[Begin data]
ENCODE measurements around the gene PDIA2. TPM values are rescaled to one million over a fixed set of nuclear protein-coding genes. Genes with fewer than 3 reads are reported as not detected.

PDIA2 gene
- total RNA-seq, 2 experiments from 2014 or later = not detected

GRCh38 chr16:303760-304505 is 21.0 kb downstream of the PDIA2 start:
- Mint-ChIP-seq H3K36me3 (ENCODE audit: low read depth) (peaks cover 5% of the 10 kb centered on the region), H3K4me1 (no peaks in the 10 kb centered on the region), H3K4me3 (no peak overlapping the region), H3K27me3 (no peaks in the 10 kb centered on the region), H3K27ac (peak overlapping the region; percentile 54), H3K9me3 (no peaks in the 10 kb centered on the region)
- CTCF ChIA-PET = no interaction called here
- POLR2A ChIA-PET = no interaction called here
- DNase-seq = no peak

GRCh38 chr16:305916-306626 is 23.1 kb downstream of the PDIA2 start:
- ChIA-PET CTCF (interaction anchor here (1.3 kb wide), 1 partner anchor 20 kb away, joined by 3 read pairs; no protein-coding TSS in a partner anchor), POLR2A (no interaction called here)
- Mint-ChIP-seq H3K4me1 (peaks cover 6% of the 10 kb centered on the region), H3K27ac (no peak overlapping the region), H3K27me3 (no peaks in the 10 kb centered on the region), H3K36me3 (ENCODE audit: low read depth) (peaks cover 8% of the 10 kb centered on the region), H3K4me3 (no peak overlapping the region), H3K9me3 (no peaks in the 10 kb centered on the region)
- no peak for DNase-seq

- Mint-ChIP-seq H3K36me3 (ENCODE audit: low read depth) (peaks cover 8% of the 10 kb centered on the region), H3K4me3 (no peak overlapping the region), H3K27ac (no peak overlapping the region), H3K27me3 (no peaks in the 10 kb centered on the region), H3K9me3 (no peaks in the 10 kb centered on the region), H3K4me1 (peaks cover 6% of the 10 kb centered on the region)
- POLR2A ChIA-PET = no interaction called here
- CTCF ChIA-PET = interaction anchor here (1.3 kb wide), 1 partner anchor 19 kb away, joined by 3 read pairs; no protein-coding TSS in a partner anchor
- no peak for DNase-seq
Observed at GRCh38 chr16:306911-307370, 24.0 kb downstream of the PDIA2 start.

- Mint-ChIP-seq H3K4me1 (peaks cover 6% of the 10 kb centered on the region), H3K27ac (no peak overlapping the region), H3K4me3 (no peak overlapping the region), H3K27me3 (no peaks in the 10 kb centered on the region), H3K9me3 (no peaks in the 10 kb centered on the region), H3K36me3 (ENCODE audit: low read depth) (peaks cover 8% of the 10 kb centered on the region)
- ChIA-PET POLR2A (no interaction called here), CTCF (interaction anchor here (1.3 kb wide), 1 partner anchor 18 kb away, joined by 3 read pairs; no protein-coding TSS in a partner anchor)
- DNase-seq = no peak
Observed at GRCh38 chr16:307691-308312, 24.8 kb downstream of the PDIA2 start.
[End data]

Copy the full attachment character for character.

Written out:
ENCODE measurements around the gene PDIA2. TPM values are rescaled to one million over a fixed set of nuclear protein-coding genes. Genes with fewer than 3 reads are reported as not detected.

PDIA2 gene
- total RNA-seq, 2 experiments from 2014 or later = not detected

GRCh38 chr16:303760-304505 is 21.0 kb downstream of the PDIA2 start:
- Mint-ChIP-seq H3K36me3 (ENCODE audit: low read depth) (peaks cover 5% of the 10 kb centered on the region), H3K4me1 (no peaks in the 10 kb centered on the region), H3K4me3 (no peak overlapping the region), H3K27me3 (no peaks in the 10 kb centered on the region), H3K27ac (peak overlapping the region; percentile 54), H3K9me3 (no peaks in the 10 kb centered on the region)
- CTCF ChIA-PET = no interaction called here
- POLR2A ChIA-PET = no interaction called here
- DNase-seq = no peak

GRCh38 chr16:305916-306626 is 23.1 kb downstream of the PDIA2 start:
- ChIA-PET CTCF (interaction anchor here (1.3 kb wide), 1 partner anchor 20 kb away, joined by 3 read pairs; no protein-coding TSS in a partner anchor), POLR2A (no interaction called here)
- Mint-ChIP-seq H3K4me1 (peaks cover 6% of the 10 kb centered on the region), H3K27ac (no peak overlapping the region), H3K27me3 (no peaks in the 10 kb centered on the region), H3K36me3 (ENCODE audit: low read depth) (peaks cover 8% of the 10 kb centered on the region), H3K4me3 (no peak overlapping the region), H3K9me3 (no peaks in the 10 kb centered on the region)
- no peak for DNase-seq

- Mint-ChIP-seq H3K36me3 (ENCODE audit: low read depth) (peaks cover 8% of the 10 kb centered on the region), H3K4me3 (no peak overlapping the region), H3K27ac (no peak overlapping the region), H3K27me3 (no peaks in the 10 kb centered on the region), H3K9me3 (no peaks in the 10 kb centered on the region), H3K4me1 (peaks cover 6% of the 10 kb centered on the region)
- POLR2A ChIA-PET = no interaction called here
- CTCF ChIA-PET = interaction anchor here (1.3 kb wide), 1 partner anchor 19 kb away, joined by 3 read pairs; no protein-coding TSS in a partner anchor
- no peak for DNase-seq
Observed at GRCh38 chr16:306911-307370, 24.0 kb downstream of the PDIA2 start.

- Mint-ChIP-seq H3K4me1 (peaks cover 6% of the 10 kb centered on the region), H3K27ac (no peak overlapping the region), H3K4me3 (no peak overlapping the region), H3K27me3 (no peaks in the 10 kb centered on the region), H3K9me3 (no peaks in the 10 kb centered on the region), H3K36me3 (ENCODE audit: low read depth) (peaks cover 8% of the 10 kb centered on the region)
- ChIA-PET POLR2A (no interaction called here), CTCF (interaction anchor here (1.3 kb wide), 1 partner anchor 18 kb away, joined by 3 read pairs; no protein-coding TSS in a partner anchor)
- DNase-seq = no peak
Observed at GRCh38 chr16:307691-308312, 24.8 kb downstream of the PDIA2 start.